Judicial activism is the subject of the cover story in this month’s Townhall Magazine. The article, by Committee for Justice Executive Director Curt Levey, attempts to cut through efforts to “blur and distort the definition of judicial activism” by clarifying, in layman’s terms, what judicial activism is and what it is not. Levey notes that
“[T]he purveyors of judicial activism – and its handmaiden, the ‘living Constitution’ – try hard to blur the distinction between activist and legitimate court decisions. So it’s important to clarify that true judicial activism is marked by the elevation of a judge’s policy preferences above objective interpretation of the law, such that the resulting decision is not plausibly grounded in the common sense meaning or original intent of the constitutional or statutory text at issue.”
The article lays out the common forms of judicial activism – construing black as white, twisting legal doctrines beyond recognition, inventing new rights, ignoring old rights, and playing policymaker – while providing examples of each. It then tackles popular but misguided definitions of judicial activism, explaining that a court’s decision is not necessarily activist because it 1.) overturns actions by the other branches of government, 2.) doesn’t follow precedent, and, 3.) arguably should have gone the other way, or 4) angers conservatives.
“Conservatives have every reason to be angry about judicial activism,” Levey notes, “but they handicap the battle against it when they overuse the term.”
Of course, conservative judges are sometimes guilty of activism themselves. But for the most part,
“[C]onservative judges can’t compete when it comes to judicial activism, because they’re not even trying. Sure, their biases sometimes cloud the objective interpretation they shoot for. But many liberal jurists don’t even shoot for objectivity. Instead, they are proud of belonging to the school of judging exemplified by Barack Obama’s yearning for a judge who will ‘bring in his or her own perspectives, his ethics, his or her moral bearings.’”
Because judicial activism is such a jurisprudential disgrace, it’s easy to overlook the specific reasons why it is dangerous. Accordingly, the article reminds us of eight such reasons:
1.) “Because judicial activism lacks any standards, it cedes unchecked power to judges.”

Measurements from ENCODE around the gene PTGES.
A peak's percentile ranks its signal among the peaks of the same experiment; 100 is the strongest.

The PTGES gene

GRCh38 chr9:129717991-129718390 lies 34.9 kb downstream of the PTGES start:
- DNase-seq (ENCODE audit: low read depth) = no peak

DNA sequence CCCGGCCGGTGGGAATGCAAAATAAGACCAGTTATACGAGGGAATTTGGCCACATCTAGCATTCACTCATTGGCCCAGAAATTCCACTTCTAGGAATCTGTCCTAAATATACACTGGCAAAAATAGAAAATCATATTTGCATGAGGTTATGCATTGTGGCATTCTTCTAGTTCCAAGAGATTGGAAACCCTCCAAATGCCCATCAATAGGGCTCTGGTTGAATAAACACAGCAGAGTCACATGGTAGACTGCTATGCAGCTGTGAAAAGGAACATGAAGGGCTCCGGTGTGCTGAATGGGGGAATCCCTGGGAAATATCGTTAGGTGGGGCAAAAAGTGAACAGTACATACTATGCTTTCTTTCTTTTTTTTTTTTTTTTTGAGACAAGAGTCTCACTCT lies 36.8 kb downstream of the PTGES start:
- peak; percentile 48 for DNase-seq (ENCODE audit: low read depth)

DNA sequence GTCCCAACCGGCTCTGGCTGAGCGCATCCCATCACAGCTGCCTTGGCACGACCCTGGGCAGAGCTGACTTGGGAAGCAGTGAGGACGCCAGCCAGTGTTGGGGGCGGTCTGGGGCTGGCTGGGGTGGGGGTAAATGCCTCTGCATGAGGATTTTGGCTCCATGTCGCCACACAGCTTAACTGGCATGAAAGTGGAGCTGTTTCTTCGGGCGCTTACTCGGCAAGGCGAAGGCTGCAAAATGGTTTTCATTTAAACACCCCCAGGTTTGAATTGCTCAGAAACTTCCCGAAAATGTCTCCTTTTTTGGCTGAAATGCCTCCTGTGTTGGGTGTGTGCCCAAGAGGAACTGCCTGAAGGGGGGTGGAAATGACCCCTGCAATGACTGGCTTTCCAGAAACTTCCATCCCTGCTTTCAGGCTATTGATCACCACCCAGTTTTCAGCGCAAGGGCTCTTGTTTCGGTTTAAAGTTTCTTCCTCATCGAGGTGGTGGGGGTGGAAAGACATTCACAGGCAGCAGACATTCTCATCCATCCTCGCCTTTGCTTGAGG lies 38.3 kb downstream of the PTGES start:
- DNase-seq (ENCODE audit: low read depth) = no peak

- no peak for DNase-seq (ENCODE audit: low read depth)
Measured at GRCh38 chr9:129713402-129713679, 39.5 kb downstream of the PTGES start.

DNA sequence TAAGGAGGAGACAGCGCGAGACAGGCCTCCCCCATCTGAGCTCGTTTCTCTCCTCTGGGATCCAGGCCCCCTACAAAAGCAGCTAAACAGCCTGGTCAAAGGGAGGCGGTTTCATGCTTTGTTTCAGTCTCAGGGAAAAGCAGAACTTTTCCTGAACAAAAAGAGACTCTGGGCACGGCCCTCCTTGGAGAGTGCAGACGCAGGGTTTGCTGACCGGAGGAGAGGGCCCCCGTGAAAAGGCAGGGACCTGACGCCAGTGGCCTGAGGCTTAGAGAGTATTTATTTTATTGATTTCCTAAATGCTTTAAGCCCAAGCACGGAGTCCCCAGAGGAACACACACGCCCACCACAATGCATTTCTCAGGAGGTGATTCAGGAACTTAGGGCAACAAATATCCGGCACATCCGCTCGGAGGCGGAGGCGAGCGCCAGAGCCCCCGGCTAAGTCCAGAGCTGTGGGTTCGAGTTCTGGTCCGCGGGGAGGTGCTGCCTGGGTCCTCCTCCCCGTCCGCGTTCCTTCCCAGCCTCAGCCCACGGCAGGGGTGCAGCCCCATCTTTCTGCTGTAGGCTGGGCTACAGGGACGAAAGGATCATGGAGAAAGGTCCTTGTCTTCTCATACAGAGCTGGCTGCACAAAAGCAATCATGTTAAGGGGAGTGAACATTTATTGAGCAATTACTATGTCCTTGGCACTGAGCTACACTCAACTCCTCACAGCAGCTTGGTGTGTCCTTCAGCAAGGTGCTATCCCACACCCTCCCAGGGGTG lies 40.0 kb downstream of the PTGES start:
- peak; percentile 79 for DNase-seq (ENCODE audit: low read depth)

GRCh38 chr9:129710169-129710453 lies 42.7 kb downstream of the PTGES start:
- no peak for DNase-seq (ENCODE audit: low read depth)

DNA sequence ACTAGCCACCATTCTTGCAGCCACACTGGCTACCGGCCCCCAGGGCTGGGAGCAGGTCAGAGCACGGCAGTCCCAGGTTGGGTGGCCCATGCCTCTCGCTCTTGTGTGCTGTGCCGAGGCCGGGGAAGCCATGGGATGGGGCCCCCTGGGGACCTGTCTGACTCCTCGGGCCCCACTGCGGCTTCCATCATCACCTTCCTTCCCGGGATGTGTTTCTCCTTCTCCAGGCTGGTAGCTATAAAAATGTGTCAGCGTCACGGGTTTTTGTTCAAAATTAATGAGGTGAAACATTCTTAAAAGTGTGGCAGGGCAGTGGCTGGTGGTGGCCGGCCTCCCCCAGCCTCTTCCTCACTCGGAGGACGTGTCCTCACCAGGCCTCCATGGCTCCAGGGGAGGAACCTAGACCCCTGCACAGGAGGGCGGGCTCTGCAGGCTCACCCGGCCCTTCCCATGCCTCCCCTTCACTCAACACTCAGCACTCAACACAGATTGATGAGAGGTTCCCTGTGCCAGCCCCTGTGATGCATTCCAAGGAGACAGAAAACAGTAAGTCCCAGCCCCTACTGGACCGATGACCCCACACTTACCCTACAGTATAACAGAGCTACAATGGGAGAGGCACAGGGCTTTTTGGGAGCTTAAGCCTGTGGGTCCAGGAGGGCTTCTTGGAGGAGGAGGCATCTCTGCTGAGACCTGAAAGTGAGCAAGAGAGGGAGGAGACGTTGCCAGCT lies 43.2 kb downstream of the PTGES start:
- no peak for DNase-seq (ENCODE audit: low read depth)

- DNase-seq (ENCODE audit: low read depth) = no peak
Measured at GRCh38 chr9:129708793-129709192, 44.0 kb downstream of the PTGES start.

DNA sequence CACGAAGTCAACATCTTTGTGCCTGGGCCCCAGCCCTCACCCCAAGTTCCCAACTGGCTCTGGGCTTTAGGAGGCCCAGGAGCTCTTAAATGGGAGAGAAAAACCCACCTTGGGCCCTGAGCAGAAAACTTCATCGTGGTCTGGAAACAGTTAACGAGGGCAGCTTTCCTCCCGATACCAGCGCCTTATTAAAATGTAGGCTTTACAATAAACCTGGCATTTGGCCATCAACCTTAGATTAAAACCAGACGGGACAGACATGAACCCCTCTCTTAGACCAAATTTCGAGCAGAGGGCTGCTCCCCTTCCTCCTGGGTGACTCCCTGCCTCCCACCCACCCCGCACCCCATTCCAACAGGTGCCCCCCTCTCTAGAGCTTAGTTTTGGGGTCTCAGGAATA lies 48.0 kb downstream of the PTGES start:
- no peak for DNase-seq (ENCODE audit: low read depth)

2.) Judicial activism is intentionally anti-democratic. “The progressives who fuel judicial activism from inside and outside the judiciary are committed to using the courts to achieve political agendas that are too far out of the mainstream to be enacted through democratic means.”
3.) Judicial activism “is part of a concerted effort to impose the values of the intellectual elite on the average American."
4). Judicial activism compromises American sovereignty by encouraging reliance on international law. “After all, when you’re discovering new rights, you may not be able to find any support in the myriad of domestic sources of law.”
5.) The Framers “provided us with a democratic method of constitutional evolution, namely the amendment process.” But the amendment process has withered “[b]ecause of the availability of an easy alternative – judicial activism.”
6.) As Roe v. Wade exemplifies, judicial activism “[d]istorts the political process and prevents compromise.”
7.) The circus that judicial confirmations have become is “the inevitable result of judicial activism, which sanctions the politicization of judging, while also raising the stakes in selecting judges who will wield nearly unlimited power.”
8.) The living Constitution’s “greatest evil [is] the harm done to U.S. citizens when the Constitution and laws that protect us are pushed aside with the stroke of an activist judge’s pen.”
Given the danger posed by judicial activism, it is no wonder that “The American people … are acutely aware of the problem. … [A] 2005 survey by the American Bar Association revealed that Americans, by an almost two-to-one margin, agree that judicial activism ‘seems to have reached a crisis. Judges routinely overrule the will of the people, invent new rights and ignore traditional morality.’”